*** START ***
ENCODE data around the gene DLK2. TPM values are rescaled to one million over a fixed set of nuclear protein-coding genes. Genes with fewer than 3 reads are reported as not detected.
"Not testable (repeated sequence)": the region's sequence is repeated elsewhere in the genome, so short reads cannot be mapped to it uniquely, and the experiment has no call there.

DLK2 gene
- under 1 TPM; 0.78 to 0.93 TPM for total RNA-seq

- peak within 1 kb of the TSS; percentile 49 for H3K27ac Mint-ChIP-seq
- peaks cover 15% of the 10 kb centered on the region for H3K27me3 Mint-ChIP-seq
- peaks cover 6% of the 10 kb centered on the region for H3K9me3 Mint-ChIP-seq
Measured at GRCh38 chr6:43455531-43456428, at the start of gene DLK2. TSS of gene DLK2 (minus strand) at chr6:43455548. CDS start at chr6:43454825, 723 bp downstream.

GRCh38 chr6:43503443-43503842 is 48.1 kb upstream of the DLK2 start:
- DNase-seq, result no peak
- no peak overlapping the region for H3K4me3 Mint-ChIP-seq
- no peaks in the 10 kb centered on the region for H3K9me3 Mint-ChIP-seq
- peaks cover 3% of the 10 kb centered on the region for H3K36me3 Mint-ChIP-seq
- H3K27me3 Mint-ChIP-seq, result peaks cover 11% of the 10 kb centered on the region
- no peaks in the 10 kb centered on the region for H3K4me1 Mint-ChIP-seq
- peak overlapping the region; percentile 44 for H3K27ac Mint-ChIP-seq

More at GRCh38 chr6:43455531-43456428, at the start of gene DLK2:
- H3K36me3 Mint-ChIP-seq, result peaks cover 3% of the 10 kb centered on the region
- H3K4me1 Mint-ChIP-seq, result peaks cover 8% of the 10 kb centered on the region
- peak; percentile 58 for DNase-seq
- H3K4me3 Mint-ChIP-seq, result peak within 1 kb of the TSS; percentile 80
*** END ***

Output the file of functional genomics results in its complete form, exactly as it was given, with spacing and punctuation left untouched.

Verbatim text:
ENCODE data around the gene DLK2. TPM values are rescaled to one million over a fixed set of nuclear protein-coding genes. Genes with fewer than 3 reads are reported as not detected.
"Not testable (repeated sequence)": the region's sequence is repeated elsewhere in the genome, so short reads cannot be mapped to it uniquely, and the experiment has no call there.

DLK2 gene
- under 1 TPM; 0.78 to 0.93 TPM for total RNA-seq

- peak within 1 kb of the TSS; percentile 49 for H3K27ac Mint-ChIP-seq
- peaks cover 15% of the 10 kb centered on the region for H3K27me3 Mint-ChIP-seq
- peaks cover 6% of the 10 kb centered on the region for H3K9me3 Mint-ChIP-seq
Measured at GRCh38 chr6:43455531-43456428, at the start of gene DLK2. TSS of gene DLK2 (minus strand) at chr6:43455548. CDS start at chr6:43454825, 723 bp downstream.

GRCh38 chr6:43503443-43503842 is 48.1 kb upstream of the DLK2 start:
- DNase-seq, result no peak
- no peak overlapping the region for H3K4me3 Mint-ChIP-seq
- no peaks in the 10 kb centered on the region for H3K9me3 Mint-ChIP-seq
- peaks cover 3% of the 10 kb centered on the region for H3K36me3 Mint-ChIP-seq
- H3K27me3 Mint-ChIP-seq, result peaks cover 11% of the 10 kb centered on the region
- no peaks in the 10 kb centered on the region for H3K4me1 Mint-ChIP-seq
- peak overlapping the region; percentile 44 for H3K27ac Mint-ChIP-seq

More at GRCh38 chr6:43455531-43456428, at the start of gene DLK2:
- H3K36me3 Mint-ChIP-seq, result peaks cover 3% of the 10 kb centered on the region
- H3K4me1 Mint-ChIP-seq, result peaks cover 8% of the 10 kb centered on the region
- peak; percentile 58 for DNase-seq
- H3K4me3 Mint-ChIP-seq, result peak within 1 kb of the TSS; percentile 80